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Do Job Destruction Shocks Matter in the Theory of Unemployment?

Melvyn Coles and Ali Moghaddasi Kelishomi ()

Economics Discussion Papers from University of Essex, Department of Economics

Abstract: The current DMP approach to labor markets presumes job destruction shocks are small. We relax that assumption and also allow un lled jobs, like unemployment, to evolve as a state variable. Calibrating an otherwise standard DMP framework, we identify a remarkable, (almost) perfect, fit of the empirical facts as reported in Shimer (2005, 2012). The results, how- ever, are also consistent with the insights of Davis and Haltiwanger (1992): that unemployment volatility is driven by large but infrequent job separation shocks. The approach not only provides an important synthesis of two litera- tures which, in other contexts, have appeared contradictory, it also identfies a more traditional view of the timing and progression of recessions.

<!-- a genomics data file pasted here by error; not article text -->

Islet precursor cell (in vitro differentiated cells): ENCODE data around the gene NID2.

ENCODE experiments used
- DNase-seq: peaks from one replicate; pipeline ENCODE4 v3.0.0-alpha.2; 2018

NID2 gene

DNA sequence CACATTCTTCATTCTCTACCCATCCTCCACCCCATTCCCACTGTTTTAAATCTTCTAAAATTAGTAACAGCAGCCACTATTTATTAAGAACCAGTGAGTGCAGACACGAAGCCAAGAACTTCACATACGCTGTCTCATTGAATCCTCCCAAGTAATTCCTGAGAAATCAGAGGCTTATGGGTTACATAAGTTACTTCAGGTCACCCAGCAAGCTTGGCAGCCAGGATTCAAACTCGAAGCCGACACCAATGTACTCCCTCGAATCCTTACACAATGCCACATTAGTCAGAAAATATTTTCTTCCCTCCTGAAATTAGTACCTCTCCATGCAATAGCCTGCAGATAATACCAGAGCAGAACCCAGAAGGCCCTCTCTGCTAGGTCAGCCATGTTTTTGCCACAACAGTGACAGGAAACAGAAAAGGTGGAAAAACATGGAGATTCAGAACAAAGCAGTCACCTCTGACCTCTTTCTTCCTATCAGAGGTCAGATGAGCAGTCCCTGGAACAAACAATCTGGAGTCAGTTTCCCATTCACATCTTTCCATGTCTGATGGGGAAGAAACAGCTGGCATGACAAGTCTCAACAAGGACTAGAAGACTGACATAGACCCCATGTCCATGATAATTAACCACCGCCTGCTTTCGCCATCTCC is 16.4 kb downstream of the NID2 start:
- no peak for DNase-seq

Date: 2015
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Journal Article: Do Job Destruction Shocks Matter in the Theory of Unemployment? (2018) Downloads
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